Exclusive: Police kept in dark on complaints of priest’s sex abuse

Father Joseph O'Brien
Father Joseph O'Brien
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A ROMAN Catholic diocese which ordained a priest despite his dismissal for abusing boys at a children’s home received more abuse allegations after his ordination but did not report them to the police, the Yorkshire Post can reveal.

The Diocese of Middlesbrough, which appointed Joseph O’Brien to a series of clerical posts in Middlesbrough and North Yorkshire after he had been sacked from the St William’s children’s home in East Yorkshire, kept fresh allegations of abuse ‘in-house’ from 2000 onwards.

The latest revelations surrounding Father O’Brien, who served for 15 years in the parish of Thirsk until retirement in 1998, are contained in an executive summary of a report compiled by a Catholic child protection agency.

The Catholic Safeguarding Advisory Service (CSAS) carried out an inquiry following a Yorkshire Post investigation into the priest, who died in 2010. The summary reveals that the diocese kept two separate files, one of which – termed the ‘Bishop’s file’ – was only discovered last year.

However, the Catholic Safeguarding Advisory Service (CSAS) report found the diocese did nothing wrong by not informing the police and concluded the suspension of Father O’Brien from clerical duties was a “proportionate” response.

CSAS also attached no blame to the diocese for accepting Father O’Brien for training as a priest in 1972 – and subsequent ordination in 1975 – despite his dismissal from a home operated by the same diocese in 1965. The executive summary said the diocese was unlikely to have known about the reasons for his dismissal, even though a record has been held since 1965.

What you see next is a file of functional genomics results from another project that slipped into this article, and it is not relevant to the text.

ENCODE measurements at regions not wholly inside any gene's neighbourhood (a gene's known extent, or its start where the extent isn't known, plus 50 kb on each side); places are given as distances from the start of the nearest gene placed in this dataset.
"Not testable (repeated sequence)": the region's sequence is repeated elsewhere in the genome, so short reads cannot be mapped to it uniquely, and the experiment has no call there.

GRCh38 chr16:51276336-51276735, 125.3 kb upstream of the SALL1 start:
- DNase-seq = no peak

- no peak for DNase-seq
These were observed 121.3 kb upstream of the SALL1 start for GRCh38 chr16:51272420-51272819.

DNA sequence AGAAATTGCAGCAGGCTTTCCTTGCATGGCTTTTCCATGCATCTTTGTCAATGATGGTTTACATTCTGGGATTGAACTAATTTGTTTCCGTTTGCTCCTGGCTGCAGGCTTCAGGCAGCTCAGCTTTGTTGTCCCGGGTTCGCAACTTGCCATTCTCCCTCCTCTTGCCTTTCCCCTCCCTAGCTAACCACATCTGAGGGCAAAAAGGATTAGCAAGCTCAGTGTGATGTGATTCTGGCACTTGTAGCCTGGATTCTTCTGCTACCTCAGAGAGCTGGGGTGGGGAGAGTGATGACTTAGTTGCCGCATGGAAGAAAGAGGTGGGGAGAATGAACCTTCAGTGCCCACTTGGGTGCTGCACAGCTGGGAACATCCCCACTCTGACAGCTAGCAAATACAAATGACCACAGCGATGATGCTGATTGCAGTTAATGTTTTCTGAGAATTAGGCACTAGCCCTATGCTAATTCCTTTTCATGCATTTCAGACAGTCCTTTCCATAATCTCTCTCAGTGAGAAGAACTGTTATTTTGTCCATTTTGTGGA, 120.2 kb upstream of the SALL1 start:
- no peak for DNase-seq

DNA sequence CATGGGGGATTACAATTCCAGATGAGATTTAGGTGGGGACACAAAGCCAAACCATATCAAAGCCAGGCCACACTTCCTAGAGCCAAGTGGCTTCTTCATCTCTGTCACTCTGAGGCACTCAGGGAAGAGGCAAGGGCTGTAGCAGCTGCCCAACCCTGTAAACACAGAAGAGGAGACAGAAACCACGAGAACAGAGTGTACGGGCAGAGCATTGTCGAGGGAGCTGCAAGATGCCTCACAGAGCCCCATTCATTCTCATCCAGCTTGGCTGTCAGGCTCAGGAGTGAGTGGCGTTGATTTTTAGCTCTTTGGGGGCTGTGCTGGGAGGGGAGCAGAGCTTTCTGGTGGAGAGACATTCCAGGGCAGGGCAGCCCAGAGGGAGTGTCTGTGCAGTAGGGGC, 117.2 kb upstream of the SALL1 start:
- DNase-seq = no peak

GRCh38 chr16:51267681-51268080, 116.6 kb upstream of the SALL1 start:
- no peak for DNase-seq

The findings have drawn an angry response from campaigners who accuse the Catholic church of failing to tackle child abuse despite a spate of scandals.

The Ministry and Clergy Sexual Abuse Survivors (MACSAS) campaign group and the Lantern Project both said the findings did not comply with the church’s own guidelines, including reporting to the police.

Barrister Anne Lawrence, from MACSAS, said: “This review has done nothing to ensure Dioceses follow procedures to ensure children and vulnerable adults are effectively safeguarded from harm.”

Graham Wilmer, who founded the Lantern Project following his personal experience of abuse at a Catholic school, said: “This is yet another example of ineffective and incompetent child protection policies and procedures that are in place within the Catholic church.”

The Yorkshire Post asked the leader of the Catholic church in England and Wales, Archbishop Vincent Nichols, why the findings appeared to be at odds with the church’s own recommendations.

A spokesman for the Archbishop said: “Archbishop Nichols, as Archbishop of Westminster, has no jurisdiction outside of Westminster Diocese and it would not be appropriate for him to comment on matters being dealt with by another Diocese.”

Middlesbrough Diocese but it declined to answer questions or provide the full report.

CSAS said it was happy with the findings of the report but also refused to provide a copy of the full version because it was only in the gift of the diocese to do so.

Adrian Child, CSAS director, said: “From my reading of the report I am satisfied that the current practice is consistent with national procedures and that there is no evidence to support a ‘cover up’.”